The Tradeoffs of Going Green

Jane and Michael Hoffman are not exactly your average, everyday couple. Jane was New York City consumer affairs commissioner in the Giuliani administration and Michael is a wealthy investor whose holdings, at one point, included a coal-fired power plant. One day, Jane served her husband, Michael, his favorite, tuna fish, for lunch. "The tuna looked too fresh at the market to pass up," she said. "Too bad we can't have it more than once a week. I guess we have you to thank for that."

Jane was making a point about how mercury emissions from coal settle in the water, where they poison the fish. Michael got the point. He sold the power plant and now runs the world's largest investment fund in renewable energy.

It's not as though you, too, can make the world a greener place quite in the way the Hoffmans do. But as they argue in their new book, "Green: Your Place in the New Energy Revolution," there are any number of fairly simple things that individuals can do that actually do make a difference. Like turning off your computer at night and using more efficient light bulbs, or using paper bags instead of plastic. All of that is important. But the larger issue raised by their book (praised truthfully, if a little back-handedly, by Publisher's Weekly as "surprisingly entertaining") is whether there is the public will to get America off polluting fossil fuels and onto renewable energy.

As a Wall Street type, Michael Hoffman has faith in the power of the marketplace. The Hoffmans' book estimates that about 85 percent of the switch over to a green economy can come from private funds. That sounds great, but it still requires the federal government, i.e., the taxpayers, to contribute many hundreds of billions, and therein lies the rub.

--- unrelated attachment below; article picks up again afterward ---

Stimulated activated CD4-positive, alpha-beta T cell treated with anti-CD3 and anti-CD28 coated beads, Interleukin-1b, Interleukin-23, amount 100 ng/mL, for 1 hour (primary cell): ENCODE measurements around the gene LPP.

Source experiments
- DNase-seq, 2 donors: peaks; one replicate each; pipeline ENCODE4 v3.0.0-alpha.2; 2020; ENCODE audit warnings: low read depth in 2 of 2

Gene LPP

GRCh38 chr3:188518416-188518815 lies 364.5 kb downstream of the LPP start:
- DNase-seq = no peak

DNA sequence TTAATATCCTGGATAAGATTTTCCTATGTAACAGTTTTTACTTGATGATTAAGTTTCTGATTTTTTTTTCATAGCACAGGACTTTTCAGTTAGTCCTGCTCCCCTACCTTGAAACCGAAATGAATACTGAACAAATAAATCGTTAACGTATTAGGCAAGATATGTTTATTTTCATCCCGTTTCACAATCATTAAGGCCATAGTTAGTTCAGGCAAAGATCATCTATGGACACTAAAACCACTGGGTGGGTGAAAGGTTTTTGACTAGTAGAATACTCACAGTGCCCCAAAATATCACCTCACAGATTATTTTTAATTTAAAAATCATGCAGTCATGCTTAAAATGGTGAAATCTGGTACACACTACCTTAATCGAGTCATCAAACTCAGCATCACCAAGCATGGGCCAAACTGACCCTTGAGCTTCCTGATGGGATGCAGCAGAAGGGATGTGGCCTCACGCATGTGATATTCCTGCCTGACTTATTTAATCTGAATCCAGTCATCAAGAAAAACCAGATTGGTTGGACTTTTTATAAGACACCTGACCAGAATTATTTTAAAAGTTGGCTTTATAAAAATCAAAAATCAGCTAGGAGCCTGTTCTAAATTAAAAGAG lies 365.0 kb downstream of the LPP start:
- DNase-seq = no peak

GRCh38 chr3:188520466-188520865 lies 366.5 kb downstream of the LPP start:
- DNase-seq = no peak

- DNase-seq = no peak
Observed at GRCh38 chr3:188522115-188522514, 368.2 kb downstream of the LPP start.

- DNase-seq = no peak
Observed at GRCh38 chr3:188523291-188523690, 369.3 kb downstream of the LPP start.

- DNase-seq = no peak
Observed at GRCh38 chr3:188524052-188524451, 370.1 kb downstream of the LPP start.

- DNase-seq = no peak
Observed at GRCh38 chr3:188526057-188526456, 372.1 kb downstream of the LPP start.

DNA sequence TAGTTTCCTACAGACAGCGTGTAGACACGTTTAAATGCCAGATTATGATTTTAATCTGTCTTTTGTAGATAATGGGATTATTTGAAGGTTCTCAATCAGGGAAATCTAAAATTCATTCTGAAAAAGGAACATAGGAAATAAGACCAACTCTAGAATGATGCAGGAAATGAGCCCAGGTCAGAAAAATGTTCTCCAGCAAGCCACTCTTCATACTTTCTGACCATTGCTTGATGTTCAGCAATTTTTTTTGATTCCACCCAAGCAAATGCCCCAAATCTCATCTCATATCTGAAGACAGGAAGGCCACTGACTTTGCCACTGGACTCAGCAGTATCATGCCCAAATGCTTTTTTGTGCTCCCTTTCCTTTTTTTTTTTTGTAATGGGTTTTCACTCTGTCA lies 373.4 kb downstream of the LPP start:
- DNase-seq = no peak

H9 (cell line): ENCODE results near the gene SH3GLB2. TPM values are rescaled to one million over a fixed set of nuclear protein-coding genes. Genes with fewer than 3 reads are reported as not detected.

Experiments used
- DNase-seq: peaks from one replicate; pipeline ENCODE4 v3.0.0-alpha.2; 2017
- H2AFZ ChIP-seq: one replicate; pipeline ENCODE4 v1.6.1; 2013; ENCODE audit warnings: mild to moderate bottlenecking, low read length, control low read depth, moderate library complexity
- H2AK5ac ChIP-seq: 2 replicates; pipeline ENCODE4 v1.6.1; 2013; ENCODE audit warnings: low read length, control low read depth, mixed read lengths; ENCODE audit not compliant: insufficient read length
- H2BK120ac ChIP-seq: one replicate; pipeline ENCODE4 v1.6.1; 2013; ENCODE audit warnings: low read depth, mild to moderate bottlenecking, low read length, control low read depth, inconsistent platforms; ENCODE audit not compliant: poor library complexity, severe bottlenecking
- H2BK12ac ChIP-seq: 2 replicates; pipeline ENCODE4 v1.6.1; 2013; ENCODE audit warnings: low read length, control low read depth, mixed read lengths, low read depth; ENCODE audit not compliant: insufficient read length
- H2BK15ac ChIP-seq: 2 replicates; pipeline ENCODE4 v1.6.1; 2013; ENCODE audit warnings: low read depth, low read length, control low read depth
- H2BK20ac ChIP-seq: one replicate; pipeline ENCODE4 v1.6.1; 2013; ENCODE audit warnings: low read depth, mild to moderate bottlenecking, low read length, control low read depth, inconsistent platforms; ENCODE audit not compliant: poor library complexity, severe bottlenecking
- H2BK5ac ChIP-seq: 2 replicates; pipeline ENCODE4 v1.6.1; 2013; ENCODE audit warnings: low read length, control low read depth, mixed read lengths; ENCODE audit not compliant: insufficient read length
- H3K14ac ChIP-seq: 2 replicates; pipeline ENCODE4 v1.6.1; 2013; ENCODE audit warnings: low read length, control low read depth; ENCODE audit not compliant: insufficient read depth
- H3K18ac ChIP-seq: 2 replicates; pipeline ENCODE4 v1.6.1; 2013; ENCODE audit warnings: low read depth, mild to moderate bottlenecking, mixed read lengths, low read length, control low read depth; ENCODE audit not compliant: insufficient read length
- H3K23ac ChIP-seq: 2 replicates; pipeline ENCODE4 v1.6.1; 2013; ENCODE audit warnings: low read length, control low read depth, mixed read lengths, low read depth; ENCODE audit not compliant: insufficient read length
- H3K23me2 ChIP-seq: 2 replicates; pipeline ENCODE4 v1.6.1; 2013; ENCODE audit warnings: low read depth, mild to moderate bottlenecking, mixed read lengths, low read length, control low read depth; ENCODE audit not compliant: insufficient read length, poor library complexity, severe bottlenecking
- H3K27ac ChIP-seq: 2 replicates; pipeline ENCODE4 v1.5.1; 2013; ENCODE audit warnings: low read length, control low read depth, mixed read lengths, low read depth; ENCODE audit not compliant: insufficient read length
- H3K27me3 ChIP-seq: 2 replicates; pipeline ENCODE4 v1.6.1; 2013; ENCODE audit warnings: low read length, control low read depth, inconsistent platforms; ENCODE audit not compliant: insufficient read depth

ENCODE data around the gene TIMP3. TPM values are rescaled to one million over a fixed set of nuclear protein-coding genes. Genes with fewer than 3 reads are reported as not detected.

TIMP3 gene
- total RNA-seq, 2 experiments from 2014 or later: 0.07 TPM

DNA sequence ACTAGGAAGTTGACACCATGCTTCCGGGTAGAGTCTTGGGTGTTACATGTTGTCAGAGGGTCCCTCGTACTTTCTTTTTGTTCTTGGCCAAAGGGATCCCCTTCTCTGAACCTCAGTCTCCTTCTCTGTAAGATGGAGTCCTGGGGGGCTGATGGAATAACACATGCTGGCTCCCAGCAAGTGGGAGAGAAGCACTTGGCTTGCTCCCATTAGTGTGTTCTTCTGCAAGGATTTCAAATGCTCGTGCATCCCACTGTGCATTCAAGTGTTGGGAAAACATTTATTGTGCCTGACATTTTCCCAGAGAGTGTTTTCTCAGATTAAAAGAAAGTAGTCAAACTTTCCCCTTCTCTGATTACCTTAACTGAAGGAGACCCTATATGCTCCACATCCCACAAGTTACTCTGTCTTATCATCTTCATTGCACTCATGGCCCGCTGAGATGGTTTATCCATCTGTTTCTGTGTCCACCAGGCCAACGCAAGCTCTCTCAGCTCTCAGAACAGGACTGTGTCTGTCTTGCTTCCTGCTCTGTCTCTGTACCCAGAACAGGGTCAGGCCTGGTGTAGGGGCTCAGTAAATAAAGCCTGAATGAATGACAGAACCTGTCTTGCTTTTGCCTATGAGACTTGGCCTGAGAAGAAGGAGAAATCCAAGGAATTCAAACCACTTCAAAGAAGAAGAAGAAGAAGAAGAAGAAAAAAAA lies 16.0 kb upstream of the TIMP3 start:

Congress, dominated by lobbyists, is fine at providing subsidies for oil companies and politically powerful corn growers. But there is only a weak lobby for renewables like wind power and solar. And there is almost no political support for a carbon tax to pay for the transition to a cleaner future. That's not going to change any time soon. It will require a great—I would say stupendous—act of political leadership to create the right circumstances for a political deal.

Here's the political reality that most fans of going green don't want to embrace and the Hoffmans don't directly confront: Congress will require a massive horse trade. The only way to get votes for subsidizing renewable energy on the large scale we need is to let the old fossil-fuel boys have their way on drilling. That means drilling in Alaska, on public lands and off the coasts of California and Florida and anywhere else oil is found. If you take drilling off the table, the votes for a mega-deal on energy won't be there. Barack Obama likes to talk about "new politics," getting away from the special interests, and John McCain has taken a virtuous delight in trying to stop favored industries from acquiring and protecting tax breaks. Sounds good, but what will be required is a deal-maker on the scale of Lyndon Johnson, who can twist arms in the back room and force the pols to give a little to get a little. (To his credit, Obama seems to recognize that deal-making is required: Last week he dropped his opposition to offshore drilling if it was made part of a grander bargain to get an energy bill through Congress.)

There is a real question whether democracies are capable of making short-term sacrifices for long-term rewards (outside of wartime). The Hoffmans did a little bargaining over the tuna fish. The American political system is going to have to accept distasteful compromises to move forward toward a truly green future.

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